On Monday and Tuesday Beth visited the classrooms at the school, and introduced the children to labyrinths, letting them try finger labyrinths, and told them the story of the designing of their labyrinth.  She then led the children to their labyrinth and instructed them in how to walk the labyrinth.  The children as they interacted with one another on the labyrinth expressed joy, wonder, patience, excitement, calmness, peace, and were delighted with the addition to their outdoor environment.  

A few well deserved days of sightseeing took the visitors and their hostesses to visit the nine Celestial labyrinths, the ancient city of Split, old castles, new friends, and a short stay on the Adriatic coast.  Everywhere they went, hospitality was evident, food was wonderful and plentiful, and the land and cityscapes were as beautiful as one could imagine.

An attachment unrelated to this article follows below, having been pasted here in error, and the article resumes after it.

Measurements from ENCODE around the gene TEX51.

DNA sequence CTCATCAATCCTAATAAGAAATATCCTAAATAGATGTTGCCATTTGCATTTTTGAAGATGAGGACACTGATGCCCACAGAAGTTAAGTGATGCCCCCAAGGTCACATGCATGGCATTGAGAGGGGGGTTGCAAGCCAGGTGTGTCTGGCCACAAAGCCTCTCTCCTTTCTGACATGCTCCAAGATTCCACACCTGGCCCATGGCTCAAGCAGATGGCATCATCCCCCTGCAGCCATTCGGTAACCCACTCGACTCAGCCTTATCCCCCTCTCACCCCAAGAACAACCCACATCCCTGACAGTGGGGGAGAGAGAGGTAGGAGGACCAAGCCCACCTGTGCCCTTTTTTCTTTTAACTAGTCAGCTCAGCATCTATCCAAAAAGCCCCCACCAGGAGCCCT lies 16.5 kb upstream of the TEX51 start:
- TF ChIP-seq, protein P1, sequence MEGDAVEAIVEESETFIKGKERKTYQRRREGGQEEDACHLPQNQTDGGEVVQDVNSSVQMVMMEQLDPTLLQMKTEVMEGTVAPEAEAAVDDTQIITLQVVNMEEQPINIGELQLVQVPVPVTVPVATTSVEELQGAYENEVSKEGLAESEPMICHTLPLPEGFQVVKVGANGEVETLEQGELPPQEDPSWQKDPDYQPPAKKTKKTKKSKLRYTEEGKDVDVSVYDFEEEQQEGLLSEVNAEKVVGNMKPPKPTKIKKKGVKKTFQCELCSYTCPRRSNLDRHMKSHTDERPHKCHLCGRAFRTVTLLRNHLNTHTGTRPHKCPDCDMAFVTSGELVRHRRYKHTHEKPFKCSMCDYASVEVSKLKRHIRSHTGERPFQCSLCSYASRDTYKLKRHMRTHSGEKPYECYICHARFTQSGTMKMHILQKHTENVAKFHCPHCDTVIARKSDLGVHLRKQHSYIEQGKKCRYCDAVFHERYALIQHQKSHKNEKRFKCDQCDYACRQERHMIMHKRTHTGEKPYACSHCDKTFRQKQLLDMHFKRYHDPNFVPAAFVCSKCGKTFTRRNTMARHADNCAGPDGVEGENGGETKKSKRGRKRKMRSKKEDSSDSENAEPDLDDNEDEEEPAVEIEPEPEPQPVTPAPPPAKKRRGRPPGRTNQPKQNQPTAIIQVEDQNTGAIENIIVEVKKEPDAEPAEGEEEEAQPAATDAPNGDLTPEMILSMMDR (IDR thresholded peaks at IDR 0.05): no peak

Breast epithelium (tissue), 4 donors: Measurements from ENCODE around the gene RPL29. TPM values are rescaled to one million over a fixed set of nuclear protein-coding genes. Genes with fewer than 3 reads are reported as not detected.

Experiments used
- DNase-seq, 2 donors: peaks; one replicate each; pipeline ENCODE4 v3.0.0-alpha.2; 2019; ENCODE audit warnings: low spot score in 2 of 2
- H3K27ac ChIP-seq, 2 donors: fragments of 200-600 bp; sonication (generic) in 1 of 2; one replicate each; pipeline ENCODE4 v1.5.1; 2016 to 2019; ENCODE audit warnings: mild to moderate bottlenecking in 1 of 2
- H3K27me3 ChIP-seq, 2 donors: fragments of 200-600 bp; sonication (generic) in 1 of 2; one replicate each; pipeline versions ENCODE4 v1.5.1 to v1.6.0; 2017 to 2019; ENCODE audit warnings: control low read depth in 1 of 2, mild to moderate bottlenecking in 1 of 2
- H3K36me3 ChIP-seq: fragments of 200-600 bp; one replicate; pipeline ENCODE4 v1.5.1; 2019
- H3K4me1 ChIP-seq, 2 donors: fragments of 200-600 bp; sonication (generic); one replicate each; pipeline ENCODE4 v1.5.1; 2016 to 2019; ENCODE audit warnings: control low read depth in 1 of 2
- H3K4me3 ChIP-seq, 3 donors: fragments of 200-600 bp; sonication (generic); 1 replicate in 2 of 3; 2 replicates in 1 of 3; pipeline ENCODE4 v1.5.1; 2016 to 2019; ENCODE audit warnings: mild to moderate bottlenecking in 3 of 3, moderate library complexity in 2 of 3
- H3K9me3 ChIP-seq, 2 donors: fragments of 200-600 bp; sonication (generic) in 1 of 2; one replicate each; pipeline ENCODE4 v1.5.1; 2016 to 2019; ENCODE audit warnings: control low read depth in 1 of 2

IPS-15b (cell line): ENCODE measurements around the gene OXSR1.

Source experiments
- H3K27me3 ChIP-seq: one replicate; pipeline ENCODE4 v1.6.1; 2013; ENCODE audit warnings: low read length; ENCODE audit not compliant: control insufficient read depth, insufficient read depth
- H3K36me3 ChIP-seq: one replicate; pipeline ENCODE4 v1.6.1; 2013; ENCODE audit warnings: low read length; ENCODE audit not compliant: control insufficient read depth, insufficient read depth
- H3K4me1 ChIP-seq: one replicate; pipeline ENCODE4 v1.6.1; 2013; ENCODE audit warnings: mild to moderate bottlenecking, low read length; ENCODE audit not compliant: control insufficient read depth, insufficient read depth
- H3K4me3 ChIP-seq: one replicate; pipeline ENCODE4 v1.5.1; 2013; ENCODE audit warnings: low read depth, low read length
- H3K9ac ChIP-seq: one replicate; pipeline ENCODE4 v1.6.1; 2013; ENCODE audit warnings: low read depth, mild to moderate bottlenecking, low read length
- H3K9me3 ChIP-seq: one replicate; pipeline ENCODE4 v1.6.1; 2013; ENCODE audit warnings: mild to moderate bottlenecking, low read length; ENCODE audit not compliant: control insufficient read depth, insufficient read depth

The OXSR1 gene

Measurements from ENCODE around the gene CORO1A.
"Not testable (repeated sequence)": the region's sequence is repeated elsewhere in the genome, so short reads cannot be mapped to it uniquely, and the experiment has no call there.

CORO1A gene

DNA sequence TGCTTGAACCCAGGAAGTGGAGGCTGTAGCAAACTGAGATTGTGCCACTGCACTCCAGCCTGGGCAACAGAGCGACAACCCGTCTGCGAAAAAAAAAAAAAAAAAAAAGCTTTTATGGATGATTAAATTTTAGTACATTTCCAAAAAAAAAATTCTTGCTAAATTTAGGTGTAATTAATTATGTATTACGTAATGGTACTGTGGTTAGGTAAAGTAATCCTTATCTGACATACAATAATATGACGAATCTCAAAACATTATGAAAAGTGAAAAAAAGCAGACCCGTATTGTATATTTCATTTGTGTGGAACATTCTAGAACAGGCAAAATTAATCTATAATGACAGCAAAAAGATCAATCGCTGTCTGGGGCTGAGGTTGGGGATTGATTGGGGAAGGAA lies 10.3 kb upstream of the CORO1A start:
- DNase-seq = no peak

See photos.




Labyrinth Designed and Constructed in Mexico